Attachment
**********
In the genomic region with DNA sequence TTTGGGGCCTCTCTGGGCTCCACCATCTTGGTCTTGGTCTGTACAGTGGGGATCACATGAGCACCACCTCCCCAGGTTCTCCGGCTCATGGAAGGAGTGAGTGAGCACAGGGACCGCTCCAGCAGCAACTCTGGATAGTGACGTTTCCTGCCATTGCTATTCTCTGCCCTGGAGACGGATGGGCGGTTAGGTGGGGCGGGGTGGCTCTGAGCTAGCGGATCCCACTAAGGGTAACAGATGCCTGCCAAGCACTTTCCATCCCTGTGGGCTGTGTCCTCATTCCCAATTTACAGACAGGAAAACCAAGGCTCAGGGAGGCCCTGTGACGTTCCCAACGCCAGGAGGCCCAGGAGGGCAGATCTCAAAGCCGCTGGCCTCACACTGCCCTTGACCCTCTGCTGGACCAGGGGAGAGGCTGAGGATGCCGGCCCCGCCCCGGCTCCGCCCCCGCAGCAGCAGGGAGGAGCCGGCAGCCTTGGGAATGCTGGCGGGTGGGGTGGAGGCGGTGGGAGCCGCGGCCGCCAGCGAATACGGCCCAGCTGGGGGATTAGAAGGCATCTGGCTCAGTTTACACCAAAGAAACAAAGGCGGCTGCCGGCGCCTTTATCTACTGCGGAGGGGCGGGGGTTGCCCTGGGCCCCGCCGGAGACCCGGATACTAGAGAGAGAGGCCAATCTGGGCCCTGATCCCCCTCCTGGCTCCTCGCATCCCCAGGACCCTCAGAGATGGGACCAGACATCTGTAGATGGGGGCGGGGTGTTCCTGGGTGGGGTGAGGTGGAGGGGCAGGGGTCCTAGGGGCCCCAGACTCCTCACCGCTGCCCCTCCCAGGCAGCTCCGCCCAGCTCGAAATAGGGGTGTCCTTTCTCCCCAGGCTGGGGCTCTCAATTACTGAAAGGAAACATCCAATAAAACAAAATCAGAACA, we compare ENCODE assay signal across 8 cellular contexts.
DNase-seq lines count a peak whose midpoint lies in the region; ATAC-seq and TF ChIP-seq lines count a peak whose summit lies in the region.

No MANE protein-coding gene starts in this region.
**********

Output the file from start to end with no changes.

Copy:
In the genomic region with DNA sequence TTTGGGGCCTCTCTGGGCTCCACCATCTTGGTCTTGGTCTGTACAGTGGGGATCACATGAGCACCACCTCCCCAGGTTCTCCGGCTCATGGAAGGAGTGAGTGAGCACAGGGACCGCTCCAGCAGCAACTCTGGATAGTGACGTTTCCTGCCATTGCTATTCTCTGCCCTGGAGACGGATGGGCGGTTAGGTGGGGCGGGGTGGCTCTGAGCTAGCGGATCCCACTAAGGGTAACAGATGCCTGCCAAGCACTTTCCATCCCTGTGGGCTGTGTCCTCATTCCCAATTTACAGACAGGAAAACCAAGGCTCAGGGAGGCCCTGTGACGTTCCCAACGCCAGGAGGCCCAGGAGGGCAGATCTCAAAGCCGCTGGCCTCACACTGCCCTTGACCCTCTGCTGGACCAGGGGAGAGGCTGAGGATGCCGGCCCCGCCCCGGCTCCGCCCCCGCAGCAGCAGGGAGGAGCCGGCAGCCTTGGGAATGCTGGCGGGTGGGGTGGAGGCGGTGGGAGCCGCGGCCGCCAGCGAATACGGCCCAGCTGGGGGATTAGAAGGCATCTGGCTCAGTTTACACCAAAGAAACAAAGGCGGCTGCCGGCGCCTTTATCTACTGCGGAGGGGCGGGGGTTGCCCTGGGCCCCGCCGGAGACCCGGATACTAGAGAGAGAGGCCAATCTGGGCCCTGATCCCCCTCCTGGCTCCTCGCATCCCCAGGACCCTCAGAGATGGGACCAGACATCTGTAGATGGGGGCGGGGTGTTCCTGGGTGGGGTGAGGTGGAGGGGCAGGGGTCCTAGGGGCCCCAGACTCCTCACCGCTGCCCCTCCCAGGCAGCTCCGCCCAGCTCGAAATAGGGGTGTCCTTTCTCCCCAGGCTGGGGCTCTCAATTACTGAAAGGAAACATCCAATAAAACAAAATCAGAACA, we compare ENCODE assay signal across 8 cellular contexts.
DNase-seq lines count a peak whose midpoint lies in the region; ATAC-seq and TF ChIP-seq lines count a peak whose summit lies in the region.

No MANE protein-coding gene starts in this region.